WHO Panel Calls for Global Gene Editing Registry
Posted 19 March 2019 | By
The World Health Organization’s (WHO) newly-formed advisory panel on human genome editing is calling for the creation of a central registry for all human genome editing studies following a two-day meeting that concluded in Geneva on Tuesday.
WHO established the panel in December following reports that Chinese scientist He Jiankui had modified the genomes of a pair of twin girls
to make them resistant to HIV infection. Jiankui’s claims prompted swift international backlash, with regulators in China proposing rules to restrict gene editing in humans and experts around the world calling for a moratorium on human germline editing
The panel, which is co-chaired by former US Food and Drug Administration (FDA) Commissioner Margaret Hamburg and South African Constitutional Court Justice Edwin Cameron, also agreed that at this time any clinical applications of human germline editing are irresponsible.
Over the next 12-18 months, the panel is tasked with developing a set of global standards for governance and oversight of human genome editing, including both somatic cell and germline applications.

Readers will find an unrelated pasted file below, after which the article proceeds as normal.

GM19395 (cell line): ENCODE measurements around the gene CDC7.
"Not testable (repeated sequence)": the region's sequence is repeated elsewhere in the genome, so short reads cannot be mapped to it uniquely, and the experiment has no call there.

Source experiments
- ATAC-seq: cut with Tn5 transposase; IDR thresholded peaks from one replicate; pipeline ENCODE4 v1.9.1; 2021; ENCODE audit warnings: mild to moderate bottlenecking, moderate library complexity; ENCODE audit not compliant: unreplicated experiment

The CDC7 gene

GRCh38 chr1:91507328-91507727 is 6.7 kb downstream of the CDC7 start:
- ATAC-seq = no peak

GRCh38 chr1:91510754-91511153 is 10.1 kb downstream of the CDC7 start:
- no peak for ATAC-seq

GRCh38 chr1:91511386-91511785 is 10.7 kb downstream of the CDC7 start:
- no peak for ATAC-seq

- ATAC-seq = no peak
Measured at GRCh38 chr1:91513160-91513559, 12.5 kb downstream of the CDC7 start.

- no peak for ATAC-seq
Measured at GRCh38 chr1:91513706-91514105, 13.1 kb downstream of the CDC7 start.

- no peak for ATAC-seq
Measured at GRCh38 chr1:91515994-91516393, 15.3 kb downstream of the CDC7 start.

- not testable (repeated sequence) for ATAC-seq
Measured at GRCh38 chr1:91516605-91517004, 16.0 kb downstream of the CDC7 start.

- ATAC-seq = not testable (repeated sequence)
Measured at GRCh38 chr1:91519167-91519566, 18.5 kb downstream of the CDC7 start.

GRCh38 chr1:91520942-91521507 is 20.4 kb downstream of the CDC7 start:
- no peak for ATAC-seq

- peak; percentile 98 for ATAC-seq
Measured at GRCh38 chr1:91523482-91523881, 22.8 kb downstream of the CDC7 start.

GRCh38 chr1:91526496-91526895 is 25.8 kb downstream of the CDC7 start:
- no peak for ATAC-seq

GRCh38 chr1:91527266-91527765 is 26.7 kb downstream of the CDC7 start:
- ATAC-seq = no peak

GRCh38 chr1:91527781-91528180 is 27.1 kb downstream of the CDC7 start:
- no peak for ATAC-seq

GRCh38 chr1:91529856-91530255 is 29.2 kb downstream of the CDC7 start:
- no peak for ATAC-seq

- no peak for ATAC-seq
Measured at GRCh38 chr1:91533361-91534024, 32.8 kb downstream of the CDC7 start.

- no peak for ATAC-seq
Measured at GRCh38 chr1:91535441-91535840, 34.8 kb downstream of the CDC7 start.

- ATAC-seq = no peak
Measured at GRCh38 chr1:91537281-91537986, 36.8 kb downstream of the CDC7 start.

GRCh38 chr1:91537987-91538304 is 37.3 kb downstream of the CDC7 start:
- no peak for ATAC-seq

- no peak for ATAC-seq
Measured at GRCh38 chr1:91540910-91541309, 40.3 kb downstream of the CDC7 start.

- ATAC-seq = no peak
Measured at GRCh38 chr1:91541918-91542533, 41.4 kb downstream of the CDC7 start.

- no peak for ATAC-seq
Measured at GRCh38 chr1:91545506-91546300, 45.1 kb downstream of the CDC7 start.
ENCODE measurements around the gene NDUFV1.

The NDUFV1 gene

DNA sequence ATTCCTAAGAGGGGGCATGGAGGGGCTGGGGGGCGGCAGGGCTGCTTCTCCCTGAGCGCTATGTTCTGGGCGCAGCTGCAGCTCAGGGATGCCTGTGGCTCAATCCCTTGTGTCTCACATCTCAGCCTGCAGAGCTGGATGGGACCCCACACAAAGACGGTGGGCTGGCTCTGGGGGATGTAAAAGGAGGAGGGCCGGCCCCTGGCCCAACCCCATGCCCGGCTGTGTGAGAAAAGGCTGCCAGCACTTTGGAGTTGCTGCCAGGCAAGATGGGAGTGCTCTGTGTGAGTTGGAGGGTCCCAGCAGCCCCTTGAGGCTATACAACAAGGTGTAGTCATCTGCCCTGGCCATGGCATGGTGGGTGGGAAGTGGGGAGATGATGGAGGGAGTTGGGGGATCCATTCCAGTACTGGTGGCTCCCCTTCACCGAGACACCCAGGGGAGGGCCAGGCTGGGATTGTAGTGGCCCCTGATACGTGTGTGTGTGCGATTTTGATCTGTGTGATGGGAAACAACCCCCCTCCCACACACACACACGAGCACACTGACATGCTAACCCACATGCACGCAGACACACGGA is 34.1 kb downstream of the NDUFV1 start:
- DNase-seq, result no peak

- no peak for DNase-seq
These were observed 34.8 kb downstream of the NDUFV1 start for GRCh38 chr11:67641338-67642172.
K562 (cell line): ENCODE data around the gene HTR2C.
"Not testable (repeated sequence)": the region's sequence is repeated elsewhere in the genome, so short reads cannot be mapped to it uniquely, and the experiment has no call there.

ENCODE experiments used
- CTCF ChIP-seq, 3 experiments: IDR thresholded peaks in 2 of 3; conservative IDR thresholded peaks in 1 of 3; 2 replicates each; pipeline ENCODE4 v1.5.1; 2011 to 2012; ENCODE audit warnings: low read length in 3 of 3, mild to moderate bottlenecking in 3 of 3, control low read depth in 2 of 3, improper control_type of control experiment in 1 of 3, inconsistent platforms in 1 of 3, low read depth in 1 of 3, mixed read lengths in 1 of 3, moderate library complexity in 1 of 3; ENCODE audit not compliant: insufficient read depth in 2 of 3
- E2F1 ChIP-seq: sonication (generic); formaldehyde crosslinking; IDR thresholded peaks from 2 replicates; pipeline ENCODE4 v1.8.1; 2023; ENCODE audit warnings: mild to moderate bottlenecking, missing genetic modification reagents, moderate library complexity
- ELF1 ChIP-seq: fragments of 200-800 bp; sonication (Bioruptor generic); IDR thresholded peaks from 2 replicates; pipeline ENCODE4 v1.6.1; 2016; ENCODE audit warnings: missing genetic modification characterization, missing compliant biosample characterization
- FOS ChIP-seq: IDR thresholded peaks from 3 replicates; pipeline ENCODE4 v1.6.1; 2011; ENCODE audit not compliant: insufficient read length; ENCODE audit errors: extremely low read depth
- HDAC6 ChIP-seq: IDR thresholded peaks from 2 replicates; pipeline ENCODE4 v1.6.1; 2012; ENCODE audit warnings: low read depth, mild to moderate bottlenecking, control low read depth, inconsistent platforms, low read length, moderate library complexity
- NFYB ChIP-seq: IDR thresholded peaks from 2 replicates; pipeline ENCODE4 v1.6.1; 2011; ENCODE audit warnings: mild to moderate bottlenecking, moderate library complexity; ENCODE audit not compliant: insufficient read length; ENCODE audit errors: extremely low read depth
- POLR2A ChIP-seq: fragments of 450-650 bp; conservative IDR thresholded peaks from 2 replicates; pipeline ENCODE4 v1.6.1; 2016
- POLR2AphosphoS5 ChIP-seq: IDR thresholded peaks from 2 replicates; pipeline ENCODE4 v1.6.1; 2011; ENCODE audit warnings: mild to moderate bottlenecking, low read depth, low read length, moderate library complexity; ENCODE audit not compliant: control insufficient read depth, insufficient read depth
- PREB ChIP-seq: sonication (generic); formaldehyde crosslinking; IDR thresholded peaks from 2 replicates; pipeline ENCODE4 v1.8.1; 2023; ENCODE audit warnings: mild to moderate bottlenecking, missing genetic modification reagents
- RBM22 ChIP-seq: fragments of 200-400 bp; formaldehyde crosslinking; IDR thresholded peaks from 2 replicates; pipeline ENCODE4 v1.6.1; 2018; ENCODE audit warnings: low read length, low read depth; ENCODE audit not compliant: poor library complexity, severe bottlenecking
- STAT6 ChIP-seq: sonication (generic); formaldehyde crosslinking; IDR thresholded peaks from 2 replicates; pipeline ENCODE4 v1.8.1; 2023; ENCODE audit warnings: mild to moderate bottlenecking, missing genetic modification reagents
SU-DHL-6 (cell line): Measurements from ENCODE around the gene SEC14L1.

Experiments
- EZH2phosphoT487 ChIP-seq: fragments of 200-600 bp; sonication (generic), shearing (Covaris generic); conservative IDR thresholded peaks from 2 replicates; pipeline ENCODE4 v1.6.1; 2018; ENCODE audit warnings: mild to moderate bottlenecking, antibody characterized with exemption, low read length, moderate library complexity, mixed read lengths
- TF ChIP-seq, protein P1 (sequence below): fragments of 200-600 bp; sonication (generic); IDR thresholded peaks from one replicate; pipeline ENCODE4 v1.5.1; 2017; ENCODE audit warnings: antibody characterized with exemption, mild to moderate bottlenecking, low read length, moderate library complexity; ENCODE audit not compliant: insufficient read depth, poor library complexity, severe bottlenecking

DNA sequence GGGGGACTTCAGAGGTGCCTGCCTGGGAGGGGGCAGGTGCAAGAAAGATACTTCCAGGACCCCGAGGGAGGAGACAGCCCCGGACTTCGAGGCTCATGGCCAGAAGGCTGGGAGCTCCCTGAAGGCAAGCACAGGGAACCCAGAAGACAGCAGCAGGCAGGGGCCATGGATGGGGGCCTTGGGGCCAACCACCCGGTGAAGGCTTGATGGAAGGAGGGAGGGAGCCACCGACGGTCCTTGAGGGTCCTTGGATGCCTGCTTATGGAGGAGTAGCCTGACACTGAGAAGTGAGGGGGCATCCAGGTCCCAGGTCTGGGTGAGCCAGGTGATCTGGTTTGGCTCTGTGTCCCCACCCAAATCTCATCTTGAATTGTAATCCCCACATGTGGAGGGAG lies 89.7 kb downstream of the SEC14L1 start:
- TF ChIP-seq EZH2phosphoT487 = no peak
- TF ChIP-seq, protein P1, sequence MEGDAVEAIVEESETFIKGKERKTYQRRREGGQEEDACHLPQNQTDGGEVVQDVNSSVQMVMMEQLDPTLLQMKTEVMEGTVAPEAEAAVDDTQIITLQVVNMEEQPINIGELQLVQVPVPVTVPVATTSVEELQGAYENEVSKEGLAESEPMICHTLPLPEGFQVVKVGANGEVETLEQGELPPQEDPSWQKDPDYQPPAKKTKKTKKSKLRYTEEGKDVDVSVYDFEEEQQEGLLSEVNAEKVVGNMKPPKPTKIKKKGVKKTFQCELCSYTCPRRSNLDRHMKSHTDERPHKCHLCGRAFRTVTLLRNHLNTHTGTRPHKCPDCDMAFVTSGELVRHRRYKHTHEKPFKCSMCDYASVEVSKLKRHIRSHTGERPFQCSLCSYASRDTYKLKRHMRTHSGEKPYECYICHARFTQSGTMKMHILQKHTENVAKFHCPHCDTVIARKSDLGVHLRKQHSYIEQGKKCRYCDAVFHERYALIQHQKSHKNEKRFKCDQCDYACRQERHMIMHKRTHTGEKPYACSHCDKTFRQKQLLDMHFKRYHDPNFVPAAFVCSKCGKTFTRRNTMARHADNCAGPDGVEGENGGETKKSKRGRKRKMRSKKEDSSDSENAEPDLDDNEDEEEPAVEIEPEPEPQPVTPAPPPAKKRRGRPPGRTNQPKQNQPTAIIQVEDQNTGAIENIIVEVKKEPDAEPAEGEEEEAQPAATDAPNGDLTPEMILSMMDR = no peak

“The committee will develop essential tools and guidance for all those working on this new technology to ensure maximum benefit and minimal risk to human health,” said WHO Chief Scientist Soumya Swaminathan.
Speaking at a press conference after the meeting, Hamburg said the committee felt an “urgent need … to create a registry for human genome editing research, such that studies being done using these technologies would be registered with WHO in a transparent way that would be accessible to all interested parties.”
Hamburg said that going forward, a subcommittee will be set up to work with WHO on how to implement the registry. To promote compliance with the registry, Hamburg said that WHO will be asking publishers and research funders to require that studies be registered prior to publication or receiving funding.
“We think it’s very important to establish this registry to get a better sense of the research that’s going on around the world,” Hamburg said, noting that the committee is still working out the specifics of the registry.